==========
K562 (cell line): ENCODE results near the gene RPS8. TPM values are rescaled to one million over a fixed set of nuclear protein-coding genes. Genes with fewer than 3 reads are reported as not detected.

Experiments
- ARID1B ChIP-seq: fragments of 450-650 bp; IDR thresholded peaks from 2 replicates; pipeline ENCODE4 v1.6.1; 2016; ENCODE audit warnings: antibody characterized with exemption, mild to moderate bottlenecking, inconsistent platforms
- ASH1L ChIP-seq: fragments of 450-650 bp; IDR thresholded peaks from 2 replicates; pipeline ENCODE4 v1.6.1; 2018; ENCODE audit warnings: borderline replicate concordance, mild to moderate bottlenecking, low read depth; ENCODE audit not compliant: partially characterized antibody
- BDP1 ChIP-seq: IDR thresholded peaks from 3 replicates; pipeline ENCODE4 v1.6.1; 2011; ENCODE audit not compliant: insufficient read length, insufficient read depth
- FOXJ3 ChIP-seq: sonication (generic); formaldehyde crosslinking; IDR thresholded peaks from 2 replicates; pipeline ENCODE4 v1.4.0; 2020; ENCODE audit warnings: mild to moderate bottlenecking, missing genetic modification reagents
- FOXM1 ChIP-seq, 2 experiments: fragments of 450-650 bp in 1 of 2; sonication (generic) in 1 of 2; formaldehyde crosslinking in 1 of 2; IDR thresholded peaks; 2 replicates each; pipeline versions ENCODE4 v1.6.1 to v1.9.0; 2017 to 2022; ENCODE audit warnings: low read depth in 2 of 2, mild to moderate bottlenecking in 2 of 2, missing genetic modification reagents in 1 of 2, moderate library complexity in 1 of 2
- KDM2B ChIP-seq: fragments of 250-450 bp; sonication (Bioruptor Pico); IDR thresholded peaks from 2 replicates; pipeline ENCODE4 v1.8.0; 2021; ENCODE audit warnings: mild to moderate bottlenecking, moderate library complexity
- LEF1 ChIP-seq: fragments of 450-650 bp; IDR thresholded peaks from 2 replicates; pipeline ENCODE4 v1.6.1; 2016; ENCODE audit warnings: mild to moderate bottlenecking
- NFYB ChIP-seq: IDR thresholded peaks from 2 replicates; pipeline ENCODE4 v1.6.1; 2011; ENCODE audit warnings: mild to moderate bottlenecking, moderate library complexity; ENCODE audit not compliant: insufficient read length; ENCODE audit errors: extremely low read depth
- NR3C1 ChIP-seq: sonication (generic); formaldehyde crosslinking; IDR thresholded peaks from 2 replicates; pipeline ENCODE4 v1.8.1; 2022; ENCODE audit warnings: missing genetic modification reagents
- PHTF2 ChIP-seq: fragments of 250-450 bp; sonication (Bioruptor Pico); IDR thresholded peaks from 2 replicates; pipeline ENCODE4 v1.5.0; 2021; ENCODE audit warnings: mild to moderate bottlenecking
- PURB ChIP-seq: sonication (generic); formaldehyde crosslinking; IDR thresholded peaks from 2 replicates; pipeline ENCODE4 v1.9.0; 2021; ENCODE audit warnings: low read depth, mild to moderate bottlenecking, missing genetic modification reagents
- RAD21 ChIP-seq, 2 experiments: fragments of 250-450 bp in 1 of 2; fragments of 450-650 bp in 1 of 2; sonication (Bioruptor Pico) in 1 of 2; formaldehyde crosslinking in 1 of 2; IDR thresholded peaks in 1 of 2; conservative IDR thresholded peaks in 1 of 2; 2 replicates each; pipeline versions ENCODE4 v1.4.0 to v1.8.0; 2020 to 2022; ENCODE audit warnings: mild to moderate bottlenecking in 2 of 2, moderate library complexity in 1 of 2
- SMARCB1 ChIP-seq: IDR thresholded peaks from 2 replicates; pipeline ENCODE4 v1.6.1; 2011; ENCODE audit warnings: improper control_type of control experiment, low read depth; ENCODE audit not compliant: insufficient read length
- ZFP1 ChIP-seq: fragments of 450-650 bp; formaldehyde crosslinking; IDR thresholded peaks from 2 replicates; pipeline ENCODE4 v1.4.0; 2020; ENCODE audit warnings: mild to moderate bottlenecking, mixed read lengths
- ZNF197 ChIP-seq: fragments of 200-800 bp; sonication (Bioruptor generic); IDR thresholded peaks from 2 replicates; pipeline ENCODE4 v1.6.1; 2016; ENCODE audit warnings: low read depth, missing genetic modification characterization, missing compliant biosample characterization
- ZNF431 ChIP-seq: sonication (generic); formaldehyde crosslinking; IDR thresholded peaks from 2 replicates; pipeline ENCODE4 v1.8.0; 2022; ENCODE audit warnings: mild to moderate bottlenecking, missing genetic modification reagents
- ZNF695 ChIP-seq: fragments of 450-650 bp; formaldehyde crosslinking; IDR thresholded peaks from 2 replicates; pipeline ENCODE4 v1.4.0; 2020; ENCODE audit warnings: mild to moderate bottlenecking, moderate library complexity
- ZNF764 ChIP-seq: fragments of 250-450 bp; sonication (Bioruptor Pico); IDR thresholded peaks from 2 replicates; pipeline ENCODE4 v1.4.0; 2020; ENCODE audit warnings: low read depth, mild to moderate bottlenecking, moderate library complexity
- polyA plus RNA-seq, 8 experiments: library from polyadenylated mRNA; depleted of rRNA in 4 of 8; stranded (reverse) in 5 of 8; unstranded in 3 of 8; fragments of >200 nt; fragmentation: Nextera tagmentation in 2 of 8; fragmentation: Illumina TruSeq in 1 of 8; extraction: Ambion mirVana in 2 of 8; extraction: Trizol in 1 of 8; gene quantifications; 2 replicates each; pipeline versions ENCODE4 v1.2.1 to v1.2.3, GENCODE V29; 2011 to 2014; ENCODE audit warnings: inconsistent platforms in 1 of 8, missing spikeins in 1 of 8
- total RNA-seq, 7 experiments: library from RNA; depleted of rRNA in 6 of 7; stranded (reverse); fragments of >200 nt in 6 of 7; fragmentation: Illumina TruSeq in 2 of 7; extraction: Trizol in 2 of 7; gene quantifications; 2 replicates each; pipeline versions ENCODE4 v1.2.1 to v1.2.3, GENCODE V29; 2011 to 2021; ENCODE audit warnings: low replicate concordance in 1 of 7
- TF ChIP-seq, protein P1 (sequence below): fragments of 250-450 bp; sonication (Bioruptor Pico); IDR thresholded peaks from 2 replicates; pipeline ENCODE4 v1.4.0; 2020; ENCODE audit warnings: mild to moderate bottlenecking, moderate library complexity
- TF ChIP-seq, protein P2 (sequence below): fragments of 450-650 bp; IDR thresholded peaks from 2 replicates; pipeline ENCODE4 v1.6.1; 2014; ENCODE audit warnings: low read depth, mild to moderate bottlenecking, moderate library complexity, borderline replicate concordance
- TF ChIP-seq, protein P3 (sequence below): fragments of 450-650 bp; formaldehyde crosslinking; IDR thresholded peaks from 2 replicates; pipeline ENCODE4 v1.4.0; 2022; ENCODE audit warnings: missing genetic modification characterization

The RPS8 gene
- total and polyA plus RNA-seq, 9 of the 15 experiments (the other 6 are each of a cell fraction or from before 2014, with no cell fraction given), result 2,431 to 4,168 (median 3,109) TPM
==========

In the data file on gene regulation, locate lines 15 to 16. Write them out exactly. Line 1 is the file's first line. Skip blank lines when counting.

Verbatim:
- SMARCB1 ChIP-seq: IDR thresholded peaks from 2 replicates; pipeline ENCODE4 v1.6.1; 2011; ENCODE audit warnings: improper control_type of control experiment, low read depth; ENCODE audit not compliant: insufficient read length
- ZFP1 ChIP-seq: fragments of 450-650 bp; formaldehyde crosslinking; IDR thresholded peaks from 2 replicates; pipeline ENCODE4 v1.4.0; 2020; ENCODE audit warnings: mild to moderate bottlenecking, mixed read lengths